Look, I can understand not wanting to tackle the entire MCU movie franchise, and I'll admit Age Of Ultron is subpar, but i'd urge anybody who hasn't to see Infinity War and Endgame. Not only do they provide you most of the backstory you need for this series, but hey're also objectively great cinema (fight me Scorsese!), and well worth the effort.
posted by wabbittwax at 11:20 AM on February 1 [3 favorites]


I'd recommend anyone watch Thor: Ragnarok. Not because it's at all helpful for understanding WandaVision, but because it's the best movie ever made in the history of movies.
posted by The corpse in the library at 11:45 AM on February 1 [33 favorites]


I think the idea that any given entry in the MCU is going to stand entirely on its own has been untenable since the first "Avengers" movie. Basically everything they've done since that film has been, to one degree or another, a new chapter in an ongoing narrative. All the movies, and now all the TV shows, are basically episodes in world's most expensive serial drama. That doesn't mean, though, that "WandaVision" is "just a tiny gracenote of MCU stuff, a very intricate Easter Egg". After all, things are actually happening in this show, things that have an effect on the main characters, things that have a pretty coherent thematic unity, even.
The creators of this show, and the shows and movies that are in the pipeline, are always going to have to find a middle ground between welcoming new viewers on the one hand, and playing out the consequences of earlier events on the other. This show in particular was never going to be able to disregard the previous movies, though, because one of the two leads was dead when we last saw him. I totally understand not being up for the effort of getting oriented to a storyline that's been going on for a more than a decade. But at the same time...that's what you're in for with the MCU. When you see the "Marvel Studios" opening, that's you're warning. Hoping for something else is like going to see "Skyfall" and getting mad that the movie doesn't explain who James Bond is.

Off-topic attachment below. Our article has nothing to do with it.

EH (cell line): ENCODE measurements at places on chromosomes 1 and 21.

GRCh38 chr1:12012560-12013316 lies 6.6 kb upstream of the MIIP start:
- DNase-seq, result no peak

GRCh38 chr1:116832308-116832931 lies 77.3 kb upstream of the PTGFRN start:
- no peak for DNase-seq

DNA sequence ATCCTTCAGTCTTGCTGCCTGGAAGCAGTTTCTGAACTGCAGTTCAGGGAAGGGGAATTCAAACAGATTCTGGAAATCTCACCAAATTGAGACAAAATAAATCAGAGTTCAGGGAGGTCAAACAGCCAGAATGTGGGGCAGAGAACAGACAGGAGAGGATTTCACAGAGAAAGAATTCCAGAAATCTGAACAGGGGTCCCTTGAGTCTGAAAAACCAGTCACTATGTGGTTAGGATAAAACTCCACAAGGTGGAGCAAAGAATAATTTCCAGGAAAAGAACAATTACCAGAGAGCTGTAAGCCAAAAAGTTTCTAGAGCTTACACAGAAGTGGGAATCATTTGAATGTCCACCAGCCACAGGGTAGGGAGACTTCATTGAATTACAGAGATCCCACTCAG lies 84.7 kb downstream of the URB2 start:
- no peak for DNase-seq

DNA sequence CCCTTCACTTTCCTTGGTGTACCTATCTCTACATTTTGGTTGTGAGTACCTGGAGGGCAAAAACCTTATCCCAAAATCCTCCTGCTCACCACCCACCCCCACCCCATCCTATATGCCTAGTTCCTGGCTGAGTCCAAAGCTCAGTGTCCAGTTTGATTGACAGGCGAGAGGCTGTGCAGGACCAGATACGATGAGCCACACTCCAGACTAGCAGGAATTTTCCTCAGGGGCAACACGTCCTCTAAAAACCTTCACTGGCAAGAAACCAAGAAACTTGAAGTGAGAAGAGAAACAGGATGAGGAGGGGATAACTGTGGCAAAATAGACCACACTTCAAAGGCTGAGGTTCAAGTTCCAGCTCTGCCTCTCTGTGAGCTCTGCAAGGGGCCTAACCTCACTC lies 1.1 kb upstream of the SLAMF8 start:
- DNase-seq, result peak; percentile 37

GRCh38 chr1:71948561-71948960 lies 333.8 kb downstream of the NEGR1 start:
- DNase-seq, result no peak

posted by Ipsifendus at 12:29 PM on February 1 [13 favorites]


We (coincidentally) watched Ant-Man and the Wasp the day before this episode and (deliberately) Age of Ultron the day after; Ant-Man was a much better time.

(And I should maybe go post this in its own FanFare thread, but hrrm: I haven't found Thor: Ragnarok to be one of the more re-watchable movies. It's incredibly good fun on first watch; on rewatch though its incessant thirsty reaching for every single possible joke gets a bit tiring, and a bit tiresome, in a way that the GoTG and Ant-Man movies don't.)
posted by We had a deal, Kyle at 12:29 PM on February 1 [1 favorite]


*sputters indignantly*
posted by The corpse in the library at 12:35 PM on February 1 [16 favorites]


Loved Jimmy Woo whiteboarding WHY HEXAGONS yes we wonder too, Jimmy.

I'm as baffled as anyone by this show, but to me the hexagons and especially the yellow beekeeper suit are both flashing red alarms that say AIM is caught up in all this somehow.